Mr. Todd also concurred with Dr. Reed that the "meatwrapper's asthma" literature was instructive. He acknowledged that a similar body of literature did not exist with respect to shrink tunnels, but he stated, "[T]hat doesn't mean anything. It just means nobody specifically has published on it." He noted that when a "hot wire" is changed to a "cold wire" (one which is heated to a lower temperature), the concentration of airborne contaminants is reduced, but not eliminated. He further noted that a "hot wire" process results in both pyrolysis and degradation. He stated that degradation would also occur at shrink tunnel temperatures. He elaborated:

The capacity of a "cold wire" process to produce fumes has also been noted in at least one court decision. See A.J. Bayless Markets, Inc. v. Industrial Commission, supra note 2.

[T]here are some common denominators with either process . . . scientifically it would make sense that you could do it in a shrink tunnel and in fact you have a second factor and that is even though your temperatures are lower, your residence time and contact is probably far greater.

Based upon his experience in the toxicology of plastics, and upon information furnished to him regarding the plaintiff's occupational and medical history, Mr. Todd concluded:

[The plaintiff's disease] is work oriented. And I think the orientation is related to the contaminants generated in his last occupation and it really [is] as far as you can go at this point in time. . . . What I am saying is within, with a reasonable scientific certainty, with all the information available, yes, it does appear to be a cause and effect relationship.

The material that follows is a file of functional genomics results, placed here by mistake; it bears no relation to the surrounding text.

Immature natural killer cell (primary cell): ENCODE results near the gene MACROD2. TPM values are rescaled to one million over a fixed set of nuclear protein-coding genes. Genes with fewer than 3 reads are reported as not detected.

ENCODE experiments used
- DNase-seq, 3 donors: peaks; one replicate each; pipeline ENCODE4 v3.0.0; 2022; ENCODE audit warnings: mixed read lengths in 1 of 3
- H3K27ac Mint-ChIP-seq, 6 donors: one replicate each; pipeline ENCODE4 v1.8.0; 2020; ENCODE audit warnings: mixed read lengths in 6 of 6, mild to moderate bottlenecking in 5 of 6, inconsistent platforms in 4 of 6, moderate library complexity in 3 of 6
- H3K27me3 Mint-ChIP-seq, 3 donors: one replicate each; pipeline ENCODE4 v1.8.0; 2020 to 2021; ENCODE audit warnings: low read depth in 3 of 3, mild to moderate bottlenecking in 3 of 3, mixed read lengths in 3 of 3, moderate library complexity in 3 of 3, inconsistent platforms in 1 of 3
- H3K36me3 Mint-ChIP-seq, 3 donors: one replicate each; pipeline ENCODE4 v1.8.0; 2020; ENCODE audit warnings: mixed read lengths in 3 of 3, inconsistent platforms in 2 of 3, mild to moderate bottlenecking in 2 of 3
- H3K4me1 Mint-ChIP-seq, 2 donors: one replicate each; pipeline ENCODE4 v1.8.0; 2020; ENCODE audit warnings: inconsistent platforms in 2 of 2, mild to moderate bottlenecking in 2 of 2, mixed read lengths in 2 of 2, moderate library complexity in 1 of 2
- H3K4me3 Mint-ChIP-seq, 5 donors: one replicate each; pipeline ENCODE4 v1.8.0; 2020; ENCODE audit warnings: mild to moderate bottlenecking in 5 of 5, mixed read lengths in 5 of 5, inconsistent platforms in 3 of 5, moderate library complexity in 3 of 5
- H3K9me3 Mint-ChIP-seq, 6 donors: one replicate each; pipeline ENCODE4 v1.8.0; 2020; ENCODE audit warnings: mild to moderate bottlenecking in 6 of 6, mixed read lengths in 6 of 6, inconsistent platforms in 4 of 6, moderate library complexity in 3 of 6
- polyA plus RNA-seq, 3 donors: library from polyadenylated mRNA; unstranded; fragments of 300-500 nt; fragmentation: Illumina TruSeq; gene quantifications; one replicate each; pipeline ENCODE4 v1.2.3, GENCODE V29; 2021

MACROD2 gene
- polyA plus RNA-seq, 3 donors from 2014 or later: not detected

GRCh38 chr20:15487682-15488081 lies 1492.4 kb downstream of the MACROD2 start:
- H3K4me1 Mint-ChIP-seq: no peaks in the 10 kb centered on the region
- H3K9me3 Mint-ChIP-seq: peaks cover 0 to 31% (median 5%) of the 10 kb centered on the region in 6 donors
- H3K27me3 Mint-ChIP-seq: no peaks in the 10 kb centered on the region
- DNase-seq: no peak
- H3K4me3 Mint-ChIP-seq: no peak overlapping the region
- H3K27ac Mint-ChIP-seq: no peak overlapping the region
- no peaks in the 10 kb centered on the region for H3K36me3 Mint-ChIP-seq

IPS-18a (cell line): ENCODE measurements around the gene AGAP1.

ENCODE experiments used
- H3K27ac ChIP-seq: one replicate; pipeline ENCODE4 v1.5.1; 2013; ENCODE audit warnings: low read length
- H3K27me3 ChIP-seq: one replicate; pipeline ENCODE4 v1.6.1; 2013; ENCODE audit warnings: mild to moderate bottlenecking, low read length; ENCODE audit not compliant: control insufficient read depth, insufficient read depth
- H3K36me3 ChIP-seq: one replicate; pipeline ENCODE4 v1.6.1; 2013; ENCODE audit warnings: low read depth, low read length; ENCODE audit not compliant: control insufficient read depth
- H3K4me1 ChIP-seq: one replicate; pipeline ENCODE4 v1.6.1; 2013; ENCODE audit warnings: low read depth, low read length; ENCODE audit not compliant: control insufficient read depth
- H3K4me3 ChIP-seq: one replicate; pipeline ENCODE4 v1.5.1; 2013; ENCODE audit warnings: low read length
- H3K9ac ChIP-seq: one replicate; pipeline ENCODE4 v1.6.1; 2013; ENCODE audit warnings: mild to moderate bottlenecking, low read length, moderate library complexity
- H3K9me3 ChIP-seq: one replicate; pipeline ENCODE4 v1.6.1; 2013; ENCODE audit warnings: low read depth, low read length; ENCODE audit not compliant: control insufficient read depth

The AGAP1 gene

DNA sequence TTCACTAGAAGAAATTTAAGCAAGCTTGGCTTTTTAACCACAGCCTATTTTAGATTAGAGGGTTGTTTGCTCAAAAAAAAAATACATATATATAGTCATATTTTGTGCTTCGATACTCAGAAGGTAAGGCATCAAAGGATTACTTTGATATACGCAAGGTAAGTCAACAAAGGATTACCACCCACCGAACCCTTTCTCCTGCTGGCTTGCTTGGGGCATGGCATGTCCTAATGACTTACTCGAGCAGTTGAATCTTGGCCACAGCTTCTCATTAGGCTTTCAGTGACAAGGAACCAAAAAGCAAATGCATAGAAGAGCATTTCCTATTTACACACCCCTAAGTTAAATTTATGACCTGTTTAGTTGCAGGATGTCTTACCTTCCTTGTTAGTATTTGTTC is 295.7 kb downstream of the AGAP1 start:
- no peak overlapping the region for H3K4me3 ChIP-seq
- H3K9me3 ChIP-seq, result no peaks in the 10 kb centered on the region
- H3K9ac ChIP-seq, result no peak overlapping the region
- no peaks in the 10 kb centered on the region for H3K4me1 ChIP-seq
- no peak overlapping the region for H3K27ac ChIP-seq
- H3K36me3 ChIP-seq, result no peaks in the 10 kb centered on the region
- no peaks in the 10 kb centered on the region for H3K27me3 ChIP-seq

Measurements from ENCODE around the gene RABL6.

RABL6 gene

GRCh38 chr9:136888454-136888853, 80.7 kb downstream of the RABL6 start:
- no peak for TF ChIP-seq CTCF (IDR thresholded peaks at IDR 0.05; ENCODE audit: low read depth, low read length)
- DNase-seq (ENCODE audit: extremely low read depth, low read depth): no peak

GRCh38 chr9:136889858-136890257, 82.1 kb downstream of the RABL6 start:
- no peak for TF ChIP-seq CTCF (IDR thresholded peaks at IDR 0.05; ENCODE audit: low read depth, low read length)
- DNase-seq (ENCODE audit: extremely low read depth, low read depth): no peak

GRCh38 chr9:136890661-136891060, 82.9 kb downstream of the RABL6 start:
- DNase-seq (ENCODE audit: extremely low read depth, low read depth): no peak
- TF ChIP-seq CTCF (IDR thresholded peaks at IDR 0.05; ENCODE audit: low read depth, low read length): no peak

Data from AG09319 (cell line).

The last expert witness to be deposed was Jiri E. Kresta, Ph.D., a research professor at the University of Detroit with more than twenty years of experience in chemical technology, particularly in polymers. Dr. Kresta arranged for a laboratory experiment in which a sample of a Cryovac plastic bag was heated to the temperature of boiling water and the liberated vapors were collected. Upon analysis, Dr. Kresta found that the vapors contained no vinyl acetate or polyvinyl chloride as such, although certain breakdown products — acetic acid and chlorinated alkanes — were discovered. A host of other chemicals also appeared, including a vaporized plasticizer identified by Dr. Kresta as diphenyl octyl phosphate. During his deposition, Dr. Kresta read from product literature issued by Monsanto, a manufacturer of diphenyl octyl phosphate under the trade name "Santicizer 141." "According to the manufacturer," Dr. Kresta stated, "this chemical 'can cause irritation. Elevated temperatures may cause release of vapors which are harmful if inhaled.'"

Although Dr. Kresta characterized his experiment as "qualitative" rather than "quantitative," he said that the diphenyl octyl phosphate was a "major component" of the vapor. He further remarked that all of the substances discovered were present in quantities probably equaling or exceeding one part per million. Substances of a lesser concentration were not likely to be detected with the equipment and methodology employed in the experiment. Dr. Kresta's observations in this regard were pertinent in light of prior testimony of Dr. Reed, who acknowledged that he could not postulate an "average threshold" chemical exposure that would produce harm to lung tissue, but that the minimum physiological "insult" level was unlikely to be less than 0.7 parts per million in ordinary persons. It could be lower in sensitized individuals. Dr. Kresta also noted, as had Mr. Todd, that if vapors were liberated by a process of hydrolysis — that is, by chemical interaction between the plastic and hot water — the concentration of effluent could be increased. Moreover, as Dr. Reed stated in his deposition, contaminants carried in water vapor, such as the steam surrounding a shrink tunnel, could be expected to make more harmful contact with lung tissue than contaminants borne in dry air.